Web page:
Freelancers sometimes find it hard to determine what they want to be paid or can be paid. Furthermore, the process of negotiating rates can be, indeed, very difficult for a lot of people. This article provides a few tips and tricks on determining the value of your work and knowing when and how much you have to charge. Here are a few things you have to keep in mind when setting your rates as a freelancer.1. Price by the service, not by the hour
Let’s first look at how your services should ideally be priced. Most people don’t directly jump into freelancing. Instead, they have a working background, which gives roots to an understanding that work is paid by the hour. Companies welcome such prices, because it helps them keep things nice and simple, and the way they are used to it. There are a lot of reasons why freelancers should opt to price their complete service, not their working hours.
Firstly, one shouldn’t give up of the best perks of freelancing has – working when you want. An hourly wage is likely to reduce your potential and motivation. Putting a price tag on your services will turn this around and allow you to work more efficiently towards your end goal. Secondly, if you are very good at what you do and you do it quickly, there is no reason to become less. If you have, say, profound knowledge on a product you have to write an article about, you could write a three-page-article in an hour, but a person without your knowledge will take a lot more. That’s why you should price your complete service and not the hours you put in.
2. Competition influence
This next tip applies to almost every worker. Look at the competition. How much do they charge? Some freelancers post their rates online. Others you could just ask, keeping in mind they might have an interest to over- or undersell themselves. But it’s not just important to know what the freelance competition gets, more so why it gets it. Compare yourself to those working in your field and determine how your experience and work stacks up to theirs. Figure out whether you are nearer to the top or the bottom of the scale regarding experience and service quality. This will tell you if you can be aggressively raising your rates or if you should lower your freelance rates.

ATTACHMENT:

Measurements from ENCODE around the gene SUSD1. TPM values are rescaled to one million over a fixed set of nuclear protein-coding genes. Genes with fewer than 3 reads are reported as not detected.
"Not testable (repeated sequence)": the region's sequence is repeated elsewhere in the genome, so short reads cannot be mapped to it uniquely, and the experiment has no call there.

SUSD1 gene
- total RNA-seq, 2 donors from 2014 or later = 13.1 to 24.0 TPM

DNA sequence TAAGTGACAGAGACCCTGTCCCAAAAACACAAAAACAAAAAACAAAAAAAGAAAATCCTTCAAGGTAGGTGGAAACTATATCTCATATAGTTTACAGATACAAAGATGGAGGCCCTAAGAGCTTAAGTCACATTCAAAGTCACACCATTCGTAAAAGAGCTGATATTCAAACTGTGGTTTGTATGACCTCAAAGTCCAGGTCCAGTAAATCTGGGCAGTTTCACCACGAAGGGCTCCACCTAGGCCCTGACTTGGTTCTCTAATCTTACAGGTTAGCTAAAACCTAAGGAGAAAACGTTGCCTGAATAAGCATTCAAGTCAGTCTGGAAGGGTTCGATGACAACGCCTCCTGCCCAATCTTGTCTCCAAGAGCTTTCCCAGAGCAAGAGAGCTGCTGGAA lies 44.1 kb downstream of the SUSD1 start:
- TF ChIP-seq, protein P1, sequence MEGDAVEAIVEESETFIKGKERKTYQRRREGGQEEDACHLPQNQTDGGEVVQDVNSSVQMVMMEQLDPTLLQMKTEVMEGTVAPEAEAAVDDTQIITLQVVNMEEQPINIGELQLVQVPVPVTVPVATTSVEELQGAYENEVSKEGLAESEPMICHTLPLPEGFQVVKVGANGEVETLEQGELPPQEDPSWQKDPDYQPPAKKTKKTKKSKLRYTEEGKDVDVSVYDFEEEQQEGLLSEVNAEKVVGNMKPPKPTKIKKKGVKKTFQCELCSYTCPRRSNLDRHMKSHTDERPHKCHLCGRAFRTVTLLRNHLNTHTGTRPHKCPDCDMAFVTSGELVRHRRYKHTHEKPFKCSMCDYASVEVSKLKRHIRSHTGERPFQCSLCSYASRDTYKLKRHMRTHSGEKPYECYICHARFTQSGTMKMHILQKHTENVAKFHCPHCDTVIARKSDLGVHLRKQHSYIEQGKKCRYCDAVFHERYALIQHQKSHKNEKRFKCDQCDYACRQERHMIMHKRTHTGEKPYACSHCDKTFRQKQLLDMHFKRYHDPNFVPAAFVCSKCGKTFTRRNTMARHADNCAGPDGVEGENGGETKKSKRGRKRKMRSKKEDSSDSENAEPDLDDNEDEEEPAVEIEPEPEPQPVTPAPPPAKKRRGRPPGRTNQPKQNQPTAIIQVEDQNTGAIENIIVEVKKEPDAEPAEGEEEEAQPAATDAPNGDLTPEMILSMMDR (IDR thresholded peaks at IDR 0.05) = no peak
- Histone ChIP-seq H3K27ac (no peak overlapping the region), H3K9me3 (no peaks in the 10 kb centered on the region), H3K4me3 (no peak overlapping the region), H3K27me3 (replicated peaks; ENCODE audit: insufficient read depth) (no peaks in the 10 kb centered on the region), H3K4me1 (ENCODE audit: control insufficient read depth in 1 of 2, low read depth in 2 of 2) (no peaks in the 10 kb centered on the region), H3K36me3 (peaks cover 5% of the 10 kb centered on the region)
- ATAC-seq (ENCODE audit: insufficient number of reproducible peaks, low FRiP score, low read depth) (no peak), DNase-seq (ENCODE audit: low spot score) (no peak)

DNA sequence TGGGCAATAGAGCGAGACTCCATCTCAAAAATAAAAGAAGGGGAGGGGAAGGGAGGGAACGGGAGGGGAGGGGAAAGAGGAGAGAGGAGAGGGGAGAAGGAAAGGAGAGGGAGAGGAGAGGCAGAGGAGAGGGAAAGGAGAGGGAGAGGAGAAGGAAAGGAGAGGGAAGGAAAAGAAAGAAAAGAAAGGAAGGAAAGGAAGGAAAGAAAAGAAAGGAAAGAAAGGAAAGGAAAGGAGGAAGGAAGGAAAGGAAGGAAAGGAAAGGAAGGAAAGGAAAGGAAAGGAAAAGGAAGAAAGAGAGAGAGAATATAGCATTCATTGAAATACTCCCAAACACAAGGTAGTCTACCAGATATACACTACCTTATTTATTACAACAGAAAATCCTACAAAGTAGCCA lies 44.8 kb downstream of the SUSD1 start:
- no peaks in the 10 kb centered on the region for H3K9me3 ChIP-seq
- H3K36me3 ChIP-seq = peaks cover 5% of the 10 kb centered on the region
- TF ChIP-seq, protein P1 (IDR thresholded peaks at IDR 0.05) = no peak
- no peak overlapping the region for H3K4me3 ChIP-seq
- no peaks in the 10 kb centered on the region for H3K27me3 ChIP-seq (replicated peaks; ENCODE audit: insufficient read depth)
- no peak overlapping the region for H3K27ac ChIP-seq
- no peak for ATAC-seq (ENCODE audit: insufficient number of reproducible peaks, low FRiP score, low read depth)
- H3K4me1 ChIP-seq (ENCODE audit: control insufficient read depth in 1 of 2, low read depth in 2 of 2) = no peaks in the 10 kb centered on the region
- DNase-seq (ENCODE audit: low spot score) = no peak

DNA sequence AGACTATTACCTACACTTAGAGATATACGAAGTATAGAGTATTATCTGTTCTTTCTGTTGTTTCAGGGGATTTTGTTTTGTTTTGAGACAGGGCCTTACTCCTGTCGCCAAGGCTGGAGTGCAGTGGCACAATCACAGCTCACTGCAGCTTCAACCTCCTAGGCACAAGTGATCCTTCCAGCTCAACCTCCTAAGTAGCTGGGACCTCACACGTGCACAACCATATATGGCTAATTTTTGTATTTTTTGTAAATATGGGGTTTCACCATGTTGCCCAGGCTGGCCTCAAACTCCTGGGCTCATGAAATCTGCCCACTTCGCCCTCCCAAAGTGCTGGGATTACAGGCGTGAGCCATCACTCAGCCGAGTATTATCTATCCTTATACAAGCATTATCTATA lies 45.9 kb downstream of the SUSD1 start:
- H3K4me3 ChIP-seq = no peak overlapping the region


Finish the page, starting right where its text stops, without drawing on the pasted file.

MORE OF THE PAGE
3. Determining your Minimum Acceptable Rate (MAR)
Once you have the first two done, you can go around determining the minimum you are willing to receive for a certain service. This will be very crucial in the negotiation with your client. A simple, but good way to calculate your MAR is to divide your current or previous salary by the work hours you plan to put in. Or, if you are just starting, think about what your time is worth to you. If you want to be a successful freelancer, your rates have to be high enough to motivate you to deliver the best you can and push your limits.
Keeping these things in mind will help you go into the negotiation and know where to start and where to stand your ground. You have your pricing format determined, you know what others earn and you know what your bottom line is. When you negotiate, a client might attempt to go below your determined MAR. Sometimes you might want to accept, because of so-called indirect benefits, like getting your name out there for the first time or working for a well-known company, which will increase your reputation a lot. You should, however, know when to stand your ground and play hard. This has to happen if you are certain what your services are worth and the indirect benefits don’t outweigh the lower rates. One last thing you shouldn’t forget – rates change, just like people do. Every client is different and your experience grows with each one. Don’t forget to reassess what you are worth now and then and check in on the market developments regularly. Other than that, even a client who refuses your rates can be helpful, because that shows you it might be time to rethink your demands and it helps you learn how to effectively negotiate. Practice does, indeed, make perfect.
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